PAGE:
My Friend’s Father Malik Muhammad Anwar is an ex-airman from Pakistan Air Force too and is working as Aircraft Technician (Engine Trade) at Al-Ain Airbase. He is taking a handsome salary 10,000 AED which is more than enough for a Pakistani Expat in UAE. Asghar however, is just managing the Hotel his father “gifted” to him. The hotel they own as mentioned in the previous post is located on the corner of Oman Border Road, Truck Round About on the road coming from Al-Ain City. It is 5 Km out of city area, a nice country side but total desert. Desert in Arabic is called Ramal.
My friend’s residence was in Dahir Shahabiya which was a good 2 mile walk from their hotel and he had a tough routine to follow. As I was practically dependent on him in the beginning as I didn’t know anything about Al-Ain so I had to follow that routine too, which started from the very next day I reached him. He had a driving license which was helping him to serve as a full time driver for the restaurant. He had to drop morning party to the Hotel at 4:00 AM in the morning and then take the next shift at 8:00AM in the morning. They had only one car so it was really hard to manage as his father used the same car to go to his Job place. When his father was gone he travelled via bus or private taxi service. There are a lot of Pathans in Al-Ain with private cars running private taxi services. Some go to Dubai on daily basis and come back and some roam around in Al-Ain and surrounding picking and dropping short distance passengers. I talked to a Pathan driver once and he told me that it is a good business and he can easily save 300 AED a day which makes 9000 AED a month other than car expenses like gas, engine oil, tuning and service. Anyway they take a bus from Dahir to Truck Round about which take only three to four minutes and the fare is only AED 2 /-. The day I started the routine was the bus ride, so we took the bus from the stop he mostly wait for the bus at, and reached the truck roundabout in 5 minutes. From the roundabout where the bus drops the passengers its hardly five minutes’ walk to the restaurant but in burning sun and boiling desert it feels like an hour run and you sweet like an athlete in race.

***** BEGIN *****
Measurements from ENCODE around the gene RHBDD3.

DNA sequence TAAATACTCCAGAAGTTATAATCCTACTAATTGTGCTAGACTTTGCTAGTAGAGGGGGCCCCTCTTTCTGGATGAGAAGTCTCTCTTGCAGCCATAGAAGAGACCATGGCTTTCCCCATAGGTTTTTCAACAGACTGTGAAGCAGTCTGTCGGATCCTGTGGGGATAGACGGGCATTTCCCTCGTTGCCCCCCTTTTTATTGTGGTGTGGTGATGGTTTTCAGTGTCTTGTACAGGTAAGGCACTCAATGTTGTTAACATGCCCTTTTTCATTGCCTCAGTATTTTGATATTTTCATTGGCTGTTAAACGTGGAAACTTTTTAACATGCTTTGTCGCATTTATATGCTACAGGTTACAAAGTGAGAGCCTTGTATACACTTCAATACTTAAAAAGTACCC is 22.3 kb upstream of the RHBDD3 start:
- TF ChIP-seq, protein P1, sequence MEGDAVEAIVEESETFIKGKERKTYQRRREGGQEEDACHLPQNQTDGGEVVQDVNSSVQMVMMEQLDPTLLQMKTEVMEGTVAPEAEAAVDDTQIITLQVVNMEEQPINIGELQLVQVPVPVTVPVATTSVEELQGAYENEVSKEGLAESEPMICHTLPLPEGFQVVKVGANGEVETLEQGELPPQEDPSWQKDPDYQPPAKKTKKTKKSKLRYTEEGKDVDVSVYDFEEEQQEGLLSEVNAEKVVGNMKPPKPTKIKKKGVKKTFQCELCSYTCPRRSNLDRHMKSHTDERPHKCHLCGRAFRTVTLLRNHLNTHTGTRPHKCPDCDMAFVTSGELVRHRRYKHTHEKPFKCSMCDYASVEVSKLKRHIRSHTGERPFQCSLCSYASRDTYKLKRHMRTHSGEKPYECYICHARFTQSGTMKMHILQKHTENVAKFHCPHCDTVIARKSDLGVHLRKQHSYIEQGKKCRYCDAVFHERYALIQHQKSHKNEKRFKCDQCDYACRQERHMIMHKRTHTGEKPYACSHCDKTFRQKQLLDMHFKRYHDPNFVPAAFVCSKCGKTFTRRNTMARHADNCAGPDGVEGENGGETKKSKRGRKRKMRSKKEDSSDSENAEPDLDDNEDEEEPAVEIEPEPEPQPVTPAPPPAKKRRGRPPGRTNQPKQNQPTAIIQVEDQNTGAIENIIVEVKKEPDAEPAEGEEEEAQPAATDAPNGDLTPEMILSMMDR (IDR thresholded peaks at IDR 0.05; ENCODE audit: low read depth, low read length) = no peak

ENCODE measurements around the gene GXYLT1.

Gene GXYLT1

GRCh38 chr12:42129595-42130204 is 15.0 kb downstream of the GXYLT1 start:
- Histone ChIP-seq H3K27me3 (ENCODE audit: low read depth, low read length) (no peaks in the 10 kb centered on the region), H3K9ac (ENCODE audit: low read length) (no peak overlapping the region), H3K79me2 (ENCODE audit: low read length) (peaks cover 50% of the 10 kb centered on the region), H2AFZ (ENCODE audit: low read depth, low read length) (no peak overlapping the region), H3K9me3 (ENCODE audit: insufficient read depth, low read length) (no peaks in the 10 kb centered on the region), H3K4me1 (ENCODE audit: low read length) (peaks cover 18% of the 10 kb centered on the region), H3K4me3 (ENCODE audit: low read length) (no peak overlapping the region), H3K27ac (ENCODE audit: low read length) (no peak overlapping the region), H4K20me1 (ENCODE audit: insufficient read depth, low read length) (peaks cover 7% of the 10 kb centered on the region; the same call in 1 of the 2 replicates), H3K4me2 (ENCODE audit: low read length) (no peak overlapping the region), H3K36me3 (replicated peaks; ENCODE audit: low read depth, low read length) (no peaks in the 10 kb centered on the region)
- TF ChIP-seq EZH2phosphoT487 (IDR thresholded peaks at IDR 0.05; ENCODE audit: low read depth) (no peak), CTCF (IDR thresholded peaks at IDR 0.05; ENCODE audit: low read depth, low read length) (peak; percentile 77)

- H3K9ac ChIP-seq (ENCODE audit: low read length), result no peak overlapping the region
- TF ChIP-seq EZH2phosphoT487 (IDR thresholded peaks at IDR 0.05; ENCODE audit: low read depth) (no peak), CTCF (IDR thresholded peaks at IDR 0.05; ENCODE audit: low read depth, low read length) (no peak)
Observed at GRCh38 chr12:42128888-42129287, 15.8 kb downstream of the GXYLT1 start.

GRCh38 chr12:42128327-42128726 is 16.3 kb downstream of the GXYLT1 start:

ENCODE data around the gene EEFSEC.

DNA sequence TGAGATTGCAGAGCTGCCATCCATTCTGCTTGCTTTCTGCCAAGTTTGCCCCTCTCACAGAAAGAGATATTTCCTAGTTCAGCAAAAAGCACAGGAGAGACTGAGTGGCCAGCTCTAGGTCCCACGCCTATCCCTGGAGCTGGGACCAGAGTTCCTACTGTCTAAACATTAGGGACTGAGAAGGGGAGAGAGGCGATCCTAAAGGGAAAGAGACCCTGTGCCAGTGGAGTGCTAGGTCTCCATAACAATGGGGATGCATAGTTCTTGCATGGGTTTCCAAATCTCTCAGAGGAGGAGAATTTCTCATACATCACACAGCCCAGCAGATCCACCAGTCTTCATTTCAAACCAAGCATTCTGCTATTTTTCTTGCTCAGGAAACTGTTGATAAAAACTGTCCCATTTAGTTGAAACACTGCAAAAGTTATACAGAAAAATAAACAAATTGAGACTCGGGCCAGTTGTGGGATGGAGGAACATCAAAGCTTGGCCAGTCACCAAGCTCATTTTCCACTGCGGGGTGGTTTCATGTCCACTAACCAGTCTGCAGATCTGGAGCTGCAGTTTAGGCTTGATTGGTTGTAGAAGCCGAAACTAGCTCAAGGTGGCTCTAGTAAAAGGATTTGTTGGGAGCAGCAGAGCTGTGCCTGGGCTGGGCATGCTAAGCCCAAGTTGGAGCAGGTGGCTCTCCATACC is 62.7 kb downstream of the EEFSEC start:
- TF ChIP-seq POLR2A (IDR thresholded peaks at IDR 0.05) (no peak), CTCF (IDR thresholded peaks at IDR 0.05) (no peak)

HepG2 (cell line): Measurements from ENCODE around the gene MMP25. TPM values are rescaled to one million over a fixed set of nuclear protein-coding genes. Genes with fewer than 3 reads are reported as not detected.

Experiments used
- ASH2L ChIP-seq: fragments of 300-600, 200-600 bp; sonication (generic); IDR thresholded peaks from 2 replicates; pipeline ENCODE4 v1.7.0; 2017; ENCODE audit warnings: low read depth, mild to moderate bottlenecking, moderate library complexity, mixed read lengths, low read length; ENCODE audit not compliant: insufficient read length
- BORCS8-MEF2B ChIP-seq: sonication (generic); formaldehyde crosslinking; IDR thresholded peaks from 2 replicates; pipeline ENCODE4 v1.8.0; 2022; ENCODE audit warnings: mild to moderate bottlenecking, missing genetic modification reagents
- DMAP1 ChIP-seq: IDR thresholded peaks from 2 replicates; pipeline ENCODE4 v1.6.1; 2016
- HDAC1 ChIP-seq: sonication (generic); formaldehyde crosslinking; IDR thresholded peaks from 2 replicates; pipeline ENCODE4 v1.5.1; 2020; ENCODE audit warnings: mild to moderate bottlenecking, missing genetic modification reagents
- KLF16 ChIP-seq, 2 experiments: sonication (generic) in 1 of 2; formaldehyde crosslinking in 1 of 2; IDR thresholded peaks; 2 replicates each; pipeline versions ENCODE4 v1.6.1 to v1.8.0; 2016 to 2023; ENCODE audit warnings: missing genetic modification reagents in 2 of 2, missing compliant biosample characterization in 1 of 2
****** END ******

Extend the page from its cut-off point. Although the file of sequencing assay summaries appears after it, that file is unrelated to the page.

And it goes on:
So the day started, I watched truck drivers from different cities and countries stopping by and eating lunches, dinners or just tea and long discussions just like normal truckers do. Good thing about staying at restaurant was that we get to eat a lot. I have never been a breakfast-lunch-dinner kind of routine follower. If I had good breakfast I never cared about lunch but staying at that restaurant I gained a lot of extra weight as I was offered breakfast than lunch and then dinner and funny thing was, I couldn’t even refuse it was against hospitality traditions. In the evening desert culture was revived by laying out a huge carpet rug in front of restaurant and people loved to sit on it instead of going inside the restaurant and be seated on chairs. Temperature is normally less in the evening as sand turns cooler much quicker than solid earth.